The other day when I was going for a walk I saw that the corner store, which closed last year, was being gutted. There were two blue bins outside and three or four men ripping out the shelving and the other accoutrements of a shop which had been there, I believe, for twenty-three years. It has the words ‘Growers Market’ in peeling letters above the façade but no-one ever called it that; ‘the corner store’ was a term you sometimes heard but only from those who weren’t regulars. Everyone else called it Tom and Tina’s, after the couple who, with the help of their three grown-up sons, ran it.
It’s a long low flat-roofed undistinguished building erected hastily, I am sure, after the demolition of some grand Victorian edifice which must once have stood in that prime position. The verandas are festooned with signs reading ‘Lycamobile’ and ‘Quarter Case Fruit Bar’—two old sponsorship deals I suppose—and round the corner there’s a blank wall and then a mural showing wild animals, including a frog, a rhinoceros, a tiger and an eagle, in an unconvincing landscape. There’s a weedy laneway behind and sometimes, on hot days, Tom would leave the roller door at the back of the shop open so that a cool breeze might blow through.
He and Tina are Vietnamese and how they came to be here I never found out. Boat people, perhaps. Tom was always affable, occasionally sardonic, with a penchant for proposing harmless non-sequiturs which, if you followed them, made him roar with laughter. He often wore a T shirt saying: ‘I Have the Body of a God’; and, underneath the image of a naked fat man: ‘Unfortunately the God is Buddha’. You could have long and entertaining conversations with him. He liked to boast that their shop was open 364 days a year—every day except Christmas. Tina hadn’t quite learned to speak English properly yet and was inclined to complain about her lot, though never in a way that seemed objectionable to me. ‘Too tired’, she would say, ruefully. Sometimes Tom would get impatient, and rebuke her, at which point she would sigh theatrically and raise her eyebrows. She liked a good gossip. I was fond of her too.
When they announced their shop was closing, Tom and Tina held a sale at which you could buy very cheaply the odd things they had gathering dust in the window: mortars and pestles, statues of Buddha, incense holders, lampshades. They also sold hardware: I bought light bulbs there, batteries and fuse wire, candles, kitchen utensils. Anything, really. Otherwise they were the place to go for herbs and spices—especially spices—and also sold the best fresh produce around here. Tom went to the markets at Flemington every morning and he was proud of his ability, for example, to seek out the most peppery rocket, the sweetest of peaches or grapes, the most succulent figs.
The other thing they did when they closed up was hold a street party. Two, in fact. One was on a Friday night and for it they cooked traditional Vietnamese dishes, including spring rolls in a delicious sauce, a green curry, and rice, which they served to passers-by on paper plates. I remember standing there with Doug, an Aboriginal man who used to live in a boarding house up the road, who looked at the exotic food on his plate then had a sip of lemonade instead. The other party was on Sunday arvo but I was away for the weekend and couldn’t go. It was their way of thanking us for hosting them all those years.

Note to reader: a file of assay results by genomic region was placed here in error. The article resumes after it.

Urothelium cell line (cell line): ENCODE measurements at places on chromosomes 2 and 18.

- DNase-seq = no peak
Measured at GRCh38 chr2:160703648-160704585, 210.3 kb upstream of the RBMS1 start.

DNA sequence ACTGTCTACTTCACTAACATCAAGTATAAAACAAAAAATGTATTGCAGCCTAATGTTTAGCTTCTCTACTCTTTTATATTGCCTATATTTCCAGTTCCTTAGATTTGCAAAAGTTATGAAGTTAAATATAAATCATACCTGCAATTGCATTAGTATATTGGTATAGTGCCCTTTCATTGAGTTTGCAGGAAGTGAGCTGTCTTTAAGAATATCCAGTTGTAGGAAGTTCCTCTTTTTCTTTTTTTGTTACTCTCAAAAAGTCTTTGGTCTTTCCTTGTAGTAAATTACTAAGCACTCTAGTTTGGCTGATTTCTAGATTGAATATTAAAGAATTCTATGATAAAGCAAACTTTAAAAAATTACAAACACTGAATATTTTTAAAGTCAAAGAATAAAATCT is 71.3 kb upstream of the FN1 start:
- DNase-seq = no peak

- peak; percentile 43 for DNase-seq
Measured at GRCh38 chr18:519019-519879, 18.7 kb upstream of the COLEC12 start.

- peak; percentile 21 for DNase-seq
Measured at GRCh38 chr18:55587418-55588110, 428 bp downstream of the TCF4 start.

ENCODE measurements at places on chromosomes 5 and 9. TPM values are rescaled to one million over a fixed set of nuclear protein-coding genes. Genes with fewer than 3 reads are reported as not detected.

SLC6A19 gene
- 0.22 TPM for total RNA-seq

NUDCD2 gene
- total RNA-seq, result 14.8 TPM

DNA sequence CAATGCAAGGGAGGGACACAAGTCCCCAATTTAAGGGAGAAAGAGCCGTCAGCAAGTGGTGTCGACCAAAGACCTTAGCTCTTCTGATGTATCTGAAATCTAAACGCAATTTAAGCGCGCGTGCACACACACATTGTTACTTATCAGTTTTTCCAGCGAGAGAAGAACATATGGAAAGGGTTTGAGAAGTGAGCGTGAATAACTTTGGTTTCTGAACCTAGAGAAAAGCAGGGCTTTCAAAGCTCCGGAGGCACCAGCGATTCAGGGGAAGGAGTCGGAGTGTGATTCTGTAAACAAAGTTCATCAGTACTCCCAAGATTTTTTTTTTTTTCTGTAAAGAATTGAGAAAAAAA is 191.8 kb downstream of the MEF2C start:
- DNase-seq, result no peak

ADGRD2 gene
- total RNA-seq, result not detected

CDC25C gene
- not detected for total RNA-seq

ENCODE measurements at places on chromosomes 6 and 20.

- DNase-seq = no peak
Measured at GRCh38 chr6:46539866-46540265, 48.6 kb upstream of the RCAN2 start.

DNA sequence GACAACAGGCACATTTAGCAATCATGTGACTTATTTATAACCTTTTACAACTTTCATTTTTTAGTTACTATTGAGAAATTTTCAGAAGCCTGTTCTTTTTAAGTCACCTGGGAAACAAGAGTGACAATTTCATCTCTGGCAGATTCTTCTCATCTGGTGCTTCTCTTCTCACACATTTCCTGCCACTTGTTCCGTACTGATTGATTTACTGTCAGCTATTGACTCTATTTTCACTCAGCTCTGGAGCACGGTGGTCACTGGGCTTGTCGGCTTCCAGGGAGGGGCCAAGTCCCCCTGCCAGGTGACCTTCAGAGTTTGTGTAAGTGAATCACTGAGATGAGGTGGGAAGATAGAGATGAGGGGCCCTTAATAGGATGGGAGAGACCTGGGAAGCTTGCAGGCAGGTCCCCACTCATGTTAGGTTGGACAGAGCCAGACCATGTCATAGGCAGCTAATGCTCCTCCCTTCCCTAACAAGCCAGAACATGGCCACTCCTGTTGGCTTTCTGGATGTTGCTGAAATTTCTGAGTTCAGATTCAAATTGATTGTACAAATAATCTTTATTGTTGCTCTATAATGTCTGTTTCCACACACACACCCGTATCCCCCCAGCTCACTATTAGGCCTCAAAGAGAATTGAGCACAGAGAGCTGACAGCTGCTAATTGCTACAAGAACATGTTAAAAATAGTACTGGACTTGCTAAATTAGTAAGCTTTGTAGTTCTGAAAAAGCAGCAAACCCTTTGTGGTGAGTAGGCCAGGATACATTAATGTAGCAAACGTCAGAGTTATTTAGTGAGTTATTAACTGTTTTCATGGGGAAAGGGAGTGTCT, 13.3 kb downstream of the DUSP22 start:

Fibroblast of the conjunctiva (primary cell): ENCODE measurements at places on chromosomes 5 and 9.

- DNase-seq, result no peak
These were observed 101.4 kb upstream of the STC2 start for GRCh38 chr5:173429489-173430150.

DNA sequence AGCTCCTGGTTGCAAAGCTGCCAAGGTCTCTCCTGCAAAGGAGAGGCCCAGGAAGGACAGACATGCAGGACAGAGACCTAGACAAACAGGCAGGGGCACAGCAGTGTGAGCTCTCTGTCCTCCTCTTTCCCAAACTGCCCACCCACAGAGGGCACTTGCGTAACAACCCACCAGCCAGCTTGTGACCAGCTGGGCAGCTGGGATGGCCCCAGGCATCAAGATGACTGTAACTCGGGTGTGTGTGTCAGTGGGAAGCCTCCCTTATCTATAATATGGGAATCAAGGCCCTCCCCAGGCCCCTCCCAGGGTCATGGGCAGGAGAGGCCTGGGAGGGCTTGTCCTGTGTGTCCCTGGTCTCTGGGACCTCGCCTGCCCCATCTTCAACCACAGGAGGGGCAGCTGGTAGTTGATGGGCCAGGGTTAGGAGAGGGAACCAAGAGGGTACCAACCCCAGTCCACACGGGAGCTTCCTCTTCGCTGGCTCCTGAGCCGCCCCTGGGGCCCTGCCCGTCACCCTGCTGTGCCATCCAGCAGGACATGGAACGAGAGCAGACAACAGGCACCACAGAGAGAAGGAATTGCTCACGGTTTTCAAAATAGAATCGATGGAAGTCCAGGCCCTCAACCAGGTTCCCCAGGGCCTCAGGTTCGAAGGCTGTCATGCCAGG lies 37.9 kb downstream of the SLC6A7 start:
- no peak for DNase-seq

They were leaving to open a restaurant in Cabramatta and its name is still emblazoned there, in pink writing, on the front window: MiGo. Full name: Saigon Hu Tieu Mi Go. A council notice on that front window suggested the building would become a boarding house but the notice has gone now and I doubt that is going to happen. The word on the street is that the owner wanted to add two more levels on top of what is already there but that it’s not structurally sound enough to take the weight. I anticipate demolition and yet another noisy building site in this rapidly gentrifying suburb.
The demise of Tom and Tina’s made me think of other places I’ve seen disappear over the decade or so I’ve lived here. There was an art gallery across the road which always had interesting, if traditional, work on the walls. I saw a Shay Docking show there once. Max, the owner, is still around, walking with a stick and looking a bit more frail each time I see him. The Rio, the legendary milk bar, is now a bar of another kind, serving wine and beer and spirits but I am yet to go in there.
If I drink, and I do, I drink at Temperance, on the other side of the premises of Thomas the Tailor; who fixed my leather jacket the other day and, by the bye, told me he knew the man who made the green silk suit jacket I was wearing. His place was next to Our Lady of the Snows, underneath Central Station. I bought the suit at St Vinnie’s, just up the road, for not much years ago now. Francois, International Hairdresser, has also gone, driven by high rents out to Hurlstone Park. A pathologist has the premises now. I used to lease my parking space to Francois but twice he scraped his brand new Subaru on the bricks while negotiating the tight corner at the end of the drive and so gave it up.
Keshaw has moved the Post Office that was at the bottom of the street to smaller premises down the road (rent again) and the building is now a Physiotherapy Clinic; the old style salon where Ray, a rock ‘n’ roller, always had his hair cut, is now a Tax Accountant; the shop next door, which sold trissy knick-knacks, became a Diabetic Centre that never took off and is another hairdresssers, Tina’s, where the eponymous custodian waits all day for unwary hairies to come in.